Does 802.11ac Mean the End of Wired Ethernet?
Look around and you will see wireless networks are linking people to systems everywhere, from residential apartments to high-rise office buildings. This wireless connectivity is not only restricted to mobile devices, but encompasses all types of digital equipment.
A new wireless standard, 802.11ac, promises to speed up connection of wireless networks beyond what Ethernet connections can offer, but let’s not plan for the funeral of Ethernet too quickly.
Based on research conducted by Nemertes, 50% of companies are increasing budgets for mobile connectivity and the additional funding is not confined to only mobile devices. Approximately 29% of users are relying on Wi-Fi as the principal method to connect in a corporate environment, a figure that has expanded two-fold in the past 24 months.
The increased demand has been met with improved wireless standards. The latest 802.11ac Wave 2 standard promises to offer a bandwidth upwards of 6 GB, a drastic increase from the 1.6 GB offered by Wave 1. It might be time to for businesses to completely discard their wired networks, but three considerations should be taken into account before cutting the wire.
Wireless networks have distributed access points throughout an office, which connects back to Cat 6 or 5e cabling linked to a 1 GigE Ethernet switch port. Generally, the switch will power the AP.
Upgrading wireless bandwidth to 6 GB per second will quickly clog the 1 GB uplink. The answer to this problem is not as simple as upgrading the link to 10 GigE from 1 GigE to accommodate the extra wireless bandwidth.
Moving up to 10 GigE will require the corporation to incur additional costs and increase complexity. First, switch ports supporting 10 GigE are generally more expensive. A requirement for a larger number of ports will imply a significant investment for Ethernet switches with an additional budget required to upgrade to LAN core from distributed switches.
Another issue is that a 10Gig E switch necessitates Category 7 or 6e cabling that can reach only 100 meters. This means that if the APs and closet switches are not close enough, the company will have to run fiber cables (they can support up to 260 meters runs via Mulitmode).
A final problem is that 10 GigE is not capable of handling Power over Ethernet (PoE). Again, if your current setup powers AP’s through Ethernet, you will have to modify your connectivity setup. Eventually, IEEE will support PoE for 10 GigE, but currently this option is not available.
The IT industry did anticipate the problem the corporation would face in trying to upgrade AP links for 10 GigE. Therefore, WLAN and LAN service providers have developed an alternative approach. They are offering customers the option to upgrade uplinks to 5 GB, which can support PoE.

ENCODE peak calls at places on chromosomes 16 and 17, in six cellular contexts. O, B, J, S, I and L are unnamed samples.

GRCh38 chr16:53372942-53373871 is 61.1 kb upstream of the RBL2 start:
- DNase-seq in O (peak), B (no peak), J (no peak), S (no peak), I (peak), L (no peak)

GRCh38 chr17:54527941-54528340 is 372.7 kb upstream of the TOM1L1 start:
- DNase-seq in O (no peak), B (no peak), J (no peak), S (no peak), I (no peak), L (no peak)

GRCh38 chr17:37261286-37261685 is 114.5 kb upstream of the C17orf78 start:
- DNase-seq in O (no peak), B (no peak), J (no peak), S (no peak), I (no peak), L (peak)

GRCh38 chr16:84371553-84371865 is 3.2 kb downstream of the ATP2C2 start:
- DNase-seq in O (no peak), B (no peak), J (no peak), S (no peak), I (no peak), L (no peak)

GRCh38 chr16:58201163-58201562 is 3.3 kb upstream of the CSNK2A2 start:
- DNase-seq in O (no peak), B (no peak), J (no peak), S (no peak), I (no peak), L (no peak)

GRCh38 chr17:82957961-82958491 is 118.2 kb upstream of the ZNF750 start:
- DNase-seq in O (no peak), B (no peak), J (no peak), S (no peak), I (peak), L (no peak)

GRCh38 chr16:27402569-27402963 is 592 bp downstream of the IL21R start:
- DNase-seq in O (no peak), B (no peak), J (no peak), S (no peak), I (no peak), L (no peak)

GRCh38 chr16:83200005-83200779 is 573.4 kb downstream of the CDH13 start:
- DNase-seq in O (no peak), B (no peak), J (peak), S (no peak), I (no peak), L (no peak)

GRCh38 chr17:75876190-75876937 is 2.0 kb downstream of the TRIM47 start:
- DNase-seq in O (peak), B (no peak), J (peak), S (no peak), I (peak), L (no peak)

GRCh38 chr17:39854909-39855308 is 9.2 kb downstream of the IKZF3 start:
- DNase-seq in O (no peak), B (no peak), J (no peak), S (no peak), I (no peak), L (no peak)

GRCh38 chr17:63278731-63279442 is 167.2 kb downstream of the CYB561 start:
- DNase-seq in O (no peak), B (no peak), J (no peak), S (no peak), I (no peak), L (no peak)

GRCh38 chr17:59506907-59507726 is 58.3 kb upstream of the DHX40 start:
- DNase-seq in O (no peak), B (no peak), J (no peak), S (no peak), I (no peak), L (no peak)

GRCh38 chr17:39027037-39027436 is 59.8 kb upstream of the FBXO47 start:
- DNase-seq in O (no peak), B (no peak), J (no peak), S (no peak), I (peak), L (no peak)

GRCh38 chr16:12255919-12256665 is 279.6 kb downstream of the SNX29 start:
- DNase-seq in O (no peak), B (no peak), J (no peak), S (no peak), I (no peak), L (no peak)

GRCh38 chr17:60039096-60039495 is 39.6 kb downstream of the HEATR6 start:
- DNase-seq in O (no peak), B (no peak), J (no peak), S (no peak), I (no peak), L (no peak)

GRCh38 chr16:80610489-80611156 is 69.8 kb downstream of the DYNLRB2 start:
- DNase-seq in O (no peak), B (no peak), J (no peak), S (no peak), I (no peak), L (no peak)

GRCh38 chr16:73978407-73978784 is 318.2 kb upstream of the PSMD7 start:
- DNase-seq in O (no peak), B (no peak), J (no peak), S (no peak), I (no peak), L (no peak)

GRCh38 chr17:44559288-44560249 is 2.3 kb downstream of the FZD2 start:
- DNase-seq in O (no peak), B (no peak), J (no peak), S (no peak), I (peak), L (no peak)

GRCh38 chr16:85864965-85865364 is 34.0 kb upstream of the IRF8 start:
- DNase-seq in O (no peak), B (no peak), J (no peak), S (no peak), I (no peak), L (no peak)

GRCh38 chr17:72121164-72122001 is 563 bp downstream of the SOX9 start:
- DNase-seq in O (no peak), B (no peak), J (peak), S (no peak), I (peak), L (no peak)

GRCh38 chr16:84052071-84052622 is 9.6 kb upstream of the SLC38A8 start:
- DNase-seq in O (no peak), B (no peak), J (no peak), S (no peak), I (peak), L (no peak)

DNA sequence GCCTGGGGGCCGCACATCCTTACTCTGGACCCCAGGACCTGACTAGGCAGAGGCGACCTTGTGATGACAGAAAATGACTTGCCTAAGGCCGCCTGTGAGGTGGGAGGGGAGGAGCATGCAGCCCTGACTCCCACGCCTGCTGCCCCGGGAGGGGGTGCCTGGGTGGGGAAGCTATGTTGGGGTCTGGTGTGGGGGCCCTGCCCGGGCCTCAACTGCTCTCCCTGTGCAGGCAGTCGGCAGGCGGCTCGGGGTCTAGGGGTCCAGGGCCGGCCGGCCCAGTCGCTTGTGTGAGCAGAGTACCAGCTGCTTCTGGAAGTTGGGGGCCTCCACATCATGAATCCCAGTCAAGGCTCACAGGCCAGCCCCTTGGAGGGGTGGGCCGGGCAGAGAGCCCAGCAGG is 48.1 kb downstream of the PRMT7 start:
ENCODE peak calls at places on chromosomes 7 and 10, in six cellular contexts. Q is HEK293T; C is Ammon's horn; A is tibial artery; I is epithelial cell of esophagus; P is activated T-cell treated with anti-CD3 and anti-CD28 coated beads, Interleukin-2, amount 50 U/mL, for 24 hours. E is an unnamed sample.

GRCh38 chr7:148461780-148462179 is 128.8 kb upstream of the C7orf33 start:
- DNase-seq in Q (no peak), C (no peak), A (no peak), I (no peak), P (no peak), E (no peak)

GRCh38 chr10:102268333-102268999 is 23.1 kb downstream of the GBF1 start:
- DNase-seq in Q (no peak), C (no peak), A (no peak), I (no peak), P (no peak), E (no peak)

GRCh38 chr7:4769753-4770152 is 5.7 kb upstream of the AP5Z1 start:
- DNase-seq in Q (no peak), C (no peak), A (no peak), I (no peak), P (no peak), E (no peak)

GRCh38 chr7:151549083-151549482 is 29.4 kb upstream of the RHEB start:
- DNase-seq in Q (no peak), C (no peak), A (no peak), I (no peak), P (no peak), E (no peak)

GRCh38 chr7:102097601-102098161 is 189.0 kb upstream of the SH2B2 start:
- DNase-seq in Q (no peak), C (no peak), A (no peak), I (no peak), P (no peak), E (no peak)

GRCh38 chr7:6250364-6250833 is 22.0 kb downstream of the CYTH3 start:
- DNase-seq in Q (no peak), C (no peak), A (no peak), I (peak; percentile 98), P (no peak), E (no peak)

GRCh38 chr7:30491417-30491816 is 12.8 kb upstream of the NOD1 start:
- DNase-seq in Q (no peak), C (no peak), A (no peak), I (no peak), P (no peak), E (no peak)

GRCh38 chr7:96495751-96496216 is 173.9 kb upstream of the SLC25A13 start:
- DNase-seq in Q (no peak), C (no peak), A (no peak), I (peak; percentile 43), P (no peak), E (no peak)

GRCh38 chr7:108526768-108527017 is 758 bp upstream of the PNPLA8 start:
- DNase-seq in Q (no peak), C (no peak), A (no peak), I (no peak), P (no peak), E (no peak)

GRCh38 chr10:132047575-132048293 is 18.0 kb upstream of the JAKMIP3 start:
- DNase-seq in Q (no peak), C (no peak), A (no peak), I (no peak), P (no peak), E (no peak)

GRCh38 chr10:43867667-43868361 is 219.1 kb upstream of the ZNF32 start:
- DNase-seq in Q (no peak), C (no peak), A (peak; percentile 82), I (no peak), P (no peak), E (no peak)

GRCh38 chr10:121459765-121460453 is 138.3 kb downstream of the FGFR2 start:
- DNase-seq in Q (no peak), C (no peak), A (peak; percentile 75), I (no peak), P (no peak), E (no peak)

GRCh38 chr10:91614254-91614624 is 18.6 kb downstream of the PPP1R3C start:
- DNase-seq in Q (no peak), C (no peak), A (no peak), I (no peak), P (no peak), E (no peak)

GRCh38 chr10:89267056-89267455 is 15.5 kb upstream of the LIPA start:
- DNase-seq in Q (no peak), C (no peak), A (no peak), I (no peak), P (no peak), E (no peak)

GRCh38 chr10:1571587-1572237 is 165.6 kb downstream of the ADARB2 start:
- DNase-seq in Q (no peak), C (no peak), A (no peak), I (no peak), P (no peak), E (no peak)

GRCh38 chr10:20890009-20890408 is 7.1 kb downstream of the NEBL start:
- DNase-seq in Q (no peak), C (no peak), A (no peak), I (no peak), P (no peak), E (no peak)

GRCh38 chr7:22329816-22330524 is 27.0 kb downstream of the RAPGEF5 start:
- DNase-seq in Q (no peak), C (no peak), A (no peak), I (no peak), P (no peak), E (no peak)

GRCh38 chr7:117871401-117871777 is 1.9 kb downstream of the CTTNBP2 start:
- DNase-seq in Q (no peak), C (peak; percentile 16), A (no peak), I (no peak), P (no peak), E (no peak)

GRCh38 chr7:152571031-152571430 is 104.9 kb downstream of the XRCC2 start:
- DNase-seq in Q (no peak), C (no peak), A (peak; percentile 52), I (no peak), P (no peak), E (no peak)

However, even this solution is not ideal. There is no IEEE standard for 5 GigE, switch and AP. This has forced vendors to collaborate, but it has led to the creation of multiple groups. The result is the development of non-interoperable approaches.
One group consists of Cisco joining the NBASE-T Alliance and in the other group, Alatel-Lucent, Aruba, Avaya, Brocade and Extreme Networks have teamed up to create the MGBASE-T Alliance. Eventually, the work both groups have done will be incorporated by IEEE’s standard development group to create compatibilities within their systems, but that will take over a year.
Even if you could solve the problem of upgrading your uplink, you will have to deal with the downstream effects of additional bandwidth capacity. Usually with uplinks of 1 bonded GB or less than 10 GB, you will need to upgrade bandwidth to at least 40 GB. This will require an investment in wiring upgrades and blade or switch upgrades among other upgrades.
Power of Ethernet for Phones
Even if your office is capable of going wireless, you will still have to think about powering your desktop phone systems (not all companies have moved to soft-phones and headsets). Generally, Ethernet phones are powered via PoE. In a wireless environment, you will need to find an alternative power source, possibly a simple power cable running from every desktop phone to an outlet.
If this is your solution, your IT structure team will have to consider power reliability issues for phones, particularly in areas with weak cell phone coverage. The costs to consider will be a power pack per phone and a UPS for your office or building to keep your phones functioning in case of electrical down time.
The new Wave 2 802.11ac wireless standard might kill Ethernet in some small offices, but for now, Ethernet will survive in bigger locations. However, it is now possible to envision a future disentangled from Ethernet cables. Once IEEE standard development committee can incorporate competing solutions for 5-GigE operability in their standards, it will be easier for corporations to make the switch.
VoIP phones are gaining popularity rapidly because of their cost benefits and so communication is already moving onto the digital platform. Networks backbones have been continuously adapted to meet increased bandwidth demand and it will be no different this time. Although the road might be a little bumpy, offices will eventually be wireless environments.